Thinzar Shunlei Yi was at home in Yangon, Myanmar’s largest city, on Monday morning when she realized she could no longer contact her friends. While her wired internet connection was working, her cellular network was dead.

“I had received a lot of calls in the early morning, but when I woke up, I tried to call them back and I couldn’t,” said Yi, an advocacy coordinator at the Action Committee for Democracy Development, a coalition of community-based rights groups. “I checked and there was no service at all, it had been cut off.”

Yi soon understood that Myanmar’s powerful military had taken control of the country overnight. “I was worried about friends, colleagues, leaders, politicians and activists,” she said. “Anything can happen at that time.”

On February 1, three months after Myanmar’s ruling National League for Democracy (NLD) won the country’s general election, the army seized power in a bloodless coup and declared a year-long state of emergency. Myanmar’s leader Aung San Suu Kyi and prominent members of the NLD were placed under house arrest. Power now rests with military chief Min Aung Hlaing.

The military alleges that widespread fraud took place in the November election, at the cost of the army-aligned Union Solidarity and Development Party, and has taken control of major cities and introduced a curfew.

A crackdown on the internet and mobile networks was central to the coup. Internet access fell by 50% on Monday, according to NetBlocks, a UK-based organization that monitors digital rights around the world. In a tweet, it said that the “pattern of disruption indicates a centrally issued telecoms blackout order.”

NetBlocks also revealed that users were unable to access at least two cellular networks. Myanmar is home to four main providers, the Myanmar-backed MPT, a Qatari company named Ooredoo and Norway’s Telenor. All three are rivals of the military-backed telecommunications company MyTel.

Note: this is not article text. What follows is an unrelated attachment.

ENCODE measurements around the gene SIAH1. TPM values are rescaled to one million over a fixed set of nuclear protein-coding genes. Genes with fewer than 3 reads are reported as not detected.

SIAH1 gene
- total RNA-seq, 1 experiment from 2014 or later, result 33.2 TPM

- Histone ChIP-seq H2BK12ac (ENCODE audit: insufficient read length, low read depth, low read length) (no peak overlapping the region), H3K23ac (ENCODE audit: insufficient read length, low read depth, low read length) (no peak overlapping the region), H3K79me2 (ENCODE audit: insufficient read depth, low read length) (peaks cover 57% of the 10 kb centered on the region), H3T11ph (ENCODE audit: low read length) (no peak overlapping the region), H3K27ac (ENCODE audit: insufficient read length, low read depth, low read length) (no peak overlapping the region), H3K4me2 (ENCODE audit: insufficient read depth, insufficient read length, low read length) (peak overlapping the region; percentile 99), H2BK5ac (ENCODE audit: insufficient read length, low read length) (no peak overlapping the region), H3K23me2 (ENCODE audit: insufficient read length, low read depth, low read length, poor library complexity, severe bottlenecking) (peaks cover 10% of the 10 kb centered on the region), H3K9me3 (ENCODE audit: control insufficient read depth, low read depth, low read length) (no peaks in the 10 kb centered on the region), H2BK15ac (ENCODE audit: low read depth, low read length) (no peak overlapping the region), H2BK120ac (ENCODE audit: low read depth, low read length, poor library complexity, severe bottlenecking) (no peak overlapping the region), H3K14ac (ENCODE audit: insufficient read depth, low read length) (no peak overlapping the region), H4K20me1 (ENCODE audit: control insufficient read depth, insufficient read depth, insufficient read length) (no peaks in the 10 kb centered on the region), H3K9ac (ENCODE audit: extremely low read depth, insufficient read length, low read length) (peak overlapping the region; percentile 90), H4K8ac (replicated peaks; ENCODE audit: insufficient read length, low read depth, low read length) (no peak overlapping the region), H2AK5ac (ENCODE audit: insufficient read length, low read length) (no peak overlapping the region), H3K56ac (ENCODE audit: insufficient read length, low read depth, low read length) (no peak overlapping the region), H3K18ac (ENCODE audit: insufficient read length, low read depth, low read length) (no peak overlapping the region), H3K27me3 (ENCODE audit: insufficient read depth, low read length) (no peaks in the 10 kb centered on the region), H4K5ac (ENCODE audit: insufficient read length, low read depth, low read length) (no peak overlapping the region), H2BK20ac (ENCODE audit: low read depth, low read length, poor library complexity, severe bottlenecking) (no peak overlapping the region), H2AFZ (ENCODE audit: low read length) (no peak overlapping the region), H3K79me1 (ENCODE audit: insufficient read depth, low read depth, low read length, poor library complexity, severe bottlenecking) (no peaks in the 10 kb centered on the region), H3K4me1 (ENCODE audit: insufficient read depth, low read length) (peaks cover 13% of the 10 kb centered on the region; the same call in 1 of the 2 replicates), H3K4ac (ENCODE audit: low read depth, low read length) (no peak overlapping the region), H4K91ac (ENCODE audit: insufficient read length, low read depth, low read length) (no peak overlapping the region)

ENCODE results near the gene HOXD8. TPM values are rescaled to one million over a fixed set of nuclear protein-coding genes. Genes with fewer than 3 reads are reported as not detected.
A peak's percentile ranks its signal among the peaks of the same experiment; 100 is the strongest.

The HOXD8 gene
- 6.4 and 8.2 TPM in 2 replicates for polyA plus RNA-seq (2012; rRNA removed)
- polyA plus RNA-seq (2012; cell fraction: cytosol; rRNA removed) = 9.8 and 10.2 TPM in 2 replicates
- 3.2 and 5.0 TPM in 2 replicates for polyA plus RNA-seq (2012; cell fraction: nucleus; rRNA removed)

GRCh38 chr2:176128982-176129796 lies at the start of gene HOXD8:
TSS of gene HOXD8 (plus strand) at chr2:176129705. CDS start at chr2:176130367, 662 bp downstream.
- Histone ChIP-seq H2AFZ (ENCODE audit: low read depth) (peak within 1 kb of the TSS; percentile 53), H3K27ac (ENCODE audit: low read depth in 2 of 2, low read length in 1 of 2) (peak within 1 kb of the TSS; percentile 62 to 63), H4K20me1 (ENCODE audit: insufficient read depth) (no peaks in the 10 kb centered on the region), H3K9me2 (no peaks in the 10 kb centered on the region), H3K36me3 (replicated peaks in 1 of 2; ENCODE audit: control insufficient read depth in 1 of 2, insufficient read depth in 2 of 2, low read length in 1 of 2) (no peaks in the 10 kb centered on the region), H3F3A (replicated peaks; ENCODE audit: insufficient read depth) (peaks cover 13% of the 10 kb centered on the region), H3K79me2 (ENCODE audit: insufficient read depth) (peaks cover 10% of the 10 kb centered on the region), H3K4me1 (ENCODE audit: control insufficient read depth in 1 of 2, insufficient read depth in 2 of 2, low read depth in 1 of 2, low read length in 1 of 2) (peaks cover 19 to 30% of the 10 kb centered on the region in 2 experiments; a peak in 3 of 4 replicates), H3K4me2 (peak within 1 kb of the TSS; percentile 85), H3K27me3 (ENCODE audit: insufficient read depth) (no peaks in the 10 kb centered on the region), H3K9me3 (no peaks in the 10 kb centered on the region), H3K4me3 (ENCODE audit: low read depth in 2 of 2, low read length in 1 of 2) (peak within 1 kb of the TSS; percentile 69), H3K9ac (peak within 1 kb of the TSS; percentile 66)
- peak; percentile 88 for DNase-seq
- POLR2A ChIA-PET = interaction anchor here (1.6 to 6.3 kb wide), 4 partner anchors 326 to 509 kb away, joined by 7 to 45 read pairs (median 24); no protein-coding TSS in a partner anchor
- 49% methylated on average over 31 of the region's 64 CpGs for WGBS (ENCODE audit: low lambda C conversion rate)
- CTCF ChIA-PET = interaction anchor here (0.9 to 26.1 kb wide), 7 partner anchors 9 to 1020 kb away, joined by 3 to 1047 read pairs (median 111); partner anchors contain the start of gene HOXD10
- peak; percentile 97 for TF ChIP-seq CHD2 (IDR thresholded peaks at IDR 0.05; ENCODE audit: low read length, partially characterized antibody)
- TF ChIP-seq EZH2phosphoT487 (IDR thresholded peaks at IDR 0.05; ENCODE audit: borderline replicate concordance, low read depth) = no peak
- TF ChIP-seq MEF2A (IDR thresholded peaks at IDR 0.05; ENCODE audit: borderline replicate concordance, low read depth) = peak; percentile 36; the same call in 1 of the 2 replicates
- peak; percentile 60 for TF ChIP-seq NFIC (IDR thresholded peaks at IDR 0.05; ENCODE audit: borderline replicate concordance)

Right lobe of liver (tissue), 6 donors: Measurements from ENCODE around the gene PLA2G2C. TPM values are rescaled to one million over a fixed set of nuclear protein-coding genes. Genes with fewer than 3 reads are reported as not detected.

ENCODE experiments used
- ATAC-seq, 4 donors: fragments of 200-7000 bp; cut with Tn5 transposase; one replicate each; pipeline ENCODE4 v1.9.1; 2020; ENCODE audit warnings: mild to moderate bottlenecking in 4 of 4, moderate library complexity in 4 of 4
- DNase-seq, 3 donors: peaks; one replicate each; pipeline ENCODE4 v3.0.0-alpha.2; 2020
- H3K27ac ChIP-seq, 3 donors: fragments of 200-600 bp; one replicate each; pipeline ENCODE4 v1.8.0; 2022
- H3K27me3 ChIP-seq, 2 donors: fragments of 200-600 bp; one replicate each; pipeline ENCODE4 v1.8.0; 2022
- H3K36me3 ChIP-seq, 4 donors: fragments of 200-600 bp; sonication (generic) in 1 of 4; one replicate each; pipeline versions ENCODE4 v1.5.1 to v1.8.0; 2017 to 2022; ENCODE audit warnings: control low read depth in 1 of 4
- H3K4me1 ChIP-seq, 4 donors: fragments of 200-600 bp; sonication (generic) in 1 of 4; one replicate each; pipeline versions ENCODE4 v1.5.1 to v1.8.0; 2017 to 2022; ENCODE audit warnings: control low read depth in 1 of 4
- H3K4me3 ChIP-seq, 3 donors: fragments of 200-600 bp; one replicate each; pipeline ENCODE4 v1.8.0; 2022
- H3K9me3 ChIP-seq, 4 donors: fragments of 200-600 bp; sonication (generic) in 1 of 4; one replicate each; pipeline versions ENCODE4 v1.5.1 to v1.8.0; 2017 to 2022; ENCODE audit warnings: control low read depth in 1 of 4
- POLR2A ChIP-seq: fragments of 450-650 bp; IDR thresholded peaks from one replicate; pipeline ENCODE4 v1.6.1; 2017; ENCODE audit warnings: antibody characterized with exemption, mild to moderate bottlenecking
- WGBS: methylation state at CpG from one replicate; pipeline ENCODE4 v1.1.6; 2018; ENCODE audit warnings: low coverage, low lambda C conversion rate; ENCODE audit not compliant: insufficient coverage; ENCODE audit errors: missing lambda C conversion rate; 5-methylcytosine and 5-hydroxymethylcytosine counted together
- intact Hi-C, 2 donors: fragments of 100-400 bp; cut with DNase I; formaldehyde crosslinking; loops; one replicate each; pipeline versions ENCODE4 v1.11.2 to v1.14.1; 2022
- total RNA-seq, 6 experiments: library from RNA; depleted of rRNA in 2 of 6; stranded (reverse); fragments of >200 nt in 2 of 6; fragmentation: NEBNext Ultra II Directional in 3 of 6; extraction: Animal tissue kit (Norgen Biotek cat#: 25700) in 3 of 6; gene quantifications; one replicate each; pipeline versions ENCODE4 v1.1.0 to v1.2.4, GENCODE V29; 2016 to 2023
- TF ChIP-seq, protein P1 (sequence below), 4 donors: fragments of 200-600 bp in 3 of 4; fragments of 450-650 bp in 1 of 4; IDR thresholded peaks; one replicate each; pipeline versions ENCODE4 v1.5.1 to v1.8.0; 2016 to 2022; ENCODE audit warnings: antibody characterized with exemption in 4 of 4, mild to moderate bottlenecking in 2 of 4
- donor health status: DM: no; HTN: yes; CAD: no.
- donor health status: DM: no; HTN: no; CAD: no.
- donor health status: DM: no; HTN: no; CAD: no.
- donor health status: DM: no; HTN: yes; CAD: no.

Rights groups have previously raised concerns about the potential security threats posed to MyTel users. In 2018, the European Union considered applying sanctions against it, in response to human rights abuses by the military that left thousands of Rohingya Muslims dead and drove more than 700,000 to flee to neighboring Bangladesh.

On the day of the coup, the activist group Justice for Myanmar posted on Twitter warning of potential surveillance by MyTel: “On Mytel + the other mobile networks, the military can monitor voice calls, SMS, location and some online activity. We appeal to activists, human rights defenders and journalists to take extra care of their safety in this dangerous and uncertain time by taking these steps.”

The group called for human rights workers and journalists to adopt a number of measures to protect themselves from surveillance, including boycotting MyTel, using end-to-end encrypted apps like Signal, and avoiding voice calls and the sending of SMS messages on all networks. 

While it is uncommon for a nation’s armed forces to invest in mobile and internet infrastructure, as is the case in Myanmar, military control of digital spaces can yield huge power over citizens.

“The communication disruptions are an attempt by the Myanmar military to pull a blind over its heinous actions, including arbitrary detention of prominent critics of the military, wrote a spokesperson for Justice for Myanmar in an email. “This has instilled fear among the public and disrupted the daily lives of many who rely on the networks to conduct their work, which for some has been crucial during the time of pandemic.”

The internet has provided authoritarian leaders and democratic governments with a valuable off-switch to control populations during times of crisis. Online blackouts, disruptions to connectivity and social media outages have been a hallmark of elections and protests in 35 countries since 2019, including Iran, Uganda and Ethiopia. Coda Story has previously reported on blackouts in India and the introduction of new laws limiting digital freedoms in Russia.

While cellular network and internet access has mostly returned to Myanmar, digital rights activists are concerned about future consequences for free speech as the military consolidates its control of the country’s institutions. On Wednesday morning, users on two Facebook groups, Myanmar Civil Disobedience Movement Funds and Yangon Youth Network, were calling for doctors, teachers and other professions to halt work in protest against the coup. 

“From a freedom perspective, I believe there will be more control of internet traffic,” said an employee of Internet in Myanmar, a technology news website, who spoke on condition of anonymity. “Since the last few months, the government started to introduce some filtering, I think we should expect that will happen more and more.”